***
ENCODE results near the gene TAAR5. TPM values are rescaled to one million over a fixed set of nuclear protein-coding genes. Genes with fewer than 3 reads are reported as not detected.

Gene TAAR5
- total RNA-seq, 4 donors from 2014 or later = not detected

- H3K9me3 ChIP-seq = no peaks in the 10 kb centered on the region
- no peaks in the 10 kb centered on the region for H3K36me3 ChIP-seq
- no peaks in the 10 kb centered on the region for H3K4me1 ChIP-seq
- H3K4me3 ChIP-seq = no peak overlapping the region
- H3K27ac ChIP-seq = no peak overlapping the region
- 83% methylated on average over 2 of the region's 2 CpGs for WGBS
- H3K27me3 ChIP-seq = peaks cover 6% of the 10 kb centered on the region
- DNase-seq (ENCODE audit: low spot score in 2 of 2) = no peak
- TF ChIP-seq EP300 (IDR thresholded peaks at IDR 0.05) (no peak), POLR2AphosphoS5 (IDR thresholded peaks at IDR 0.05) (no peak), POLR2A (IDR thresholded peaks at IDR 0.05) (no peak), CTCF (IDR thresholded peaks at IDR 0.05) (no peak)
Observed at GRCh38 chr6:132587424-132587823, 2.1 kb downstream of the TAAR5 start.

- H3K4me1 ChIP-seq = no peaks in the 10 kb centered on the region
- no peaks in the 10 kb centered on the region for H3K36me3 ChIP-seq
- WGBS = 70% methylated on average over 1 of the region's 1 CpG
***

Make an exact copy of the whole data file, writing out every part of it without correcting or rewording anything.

ENCODE results near the gene TAAR5. TPM values are rescaled to one million over a fixed set of nuclear protein-coding genes. Genes with fewer than 3 reads are reported as not detected.

Gene TAAR5
- total RNA-seq, 4 donors from 2014 or later = not detected

- H3K9me3 ChIP-seq = no peaks in the 10 kb centered on the region
- no peaks in the 10 kb centered on the region for H3K36me3 ChIP-seq
- no peaks in the 10 kb centered on the region for H3K4me1 ChIP-seq
- H3K4me3 ChIP-seq = no peak overlapping the region
- H3K27ac ChIP-seq = no peak overlapping the region
- 83% methylated on average over 2 of the region's 2 CpGs for WGBS
- H3K27me3 ChIP-seq = peaks cover 6% of the 10 kb centered on the region
- DNase-seq (ENCODE audit: low spot score in 2 of 2) = no peak
- TF ChIP-seq EP300 (IDR thresholded peaks at IDR 0.05) (no peak), POLR2AphosphoS5 (IDR thresholded peaks at IDR 0.05) (no peak), POLR2A (IDR thresholded peaks at IDR 0.05) (no peak), CTCF (IDR thresholded peaks at IDR 0.05) (no peak)
Observed at GRCh38 chr6:132587424-132587823, 2.1 kb downstream of the TAAR5 start.

- H3K4me1 ChIP-seq = no peaks in the 10 kb centered on the region
- no peaks in the 10 kb centered on the region for H3K36me3 ChIP-seq
- WGBS = 70% methylated on average over 1 of the region's 1 CpG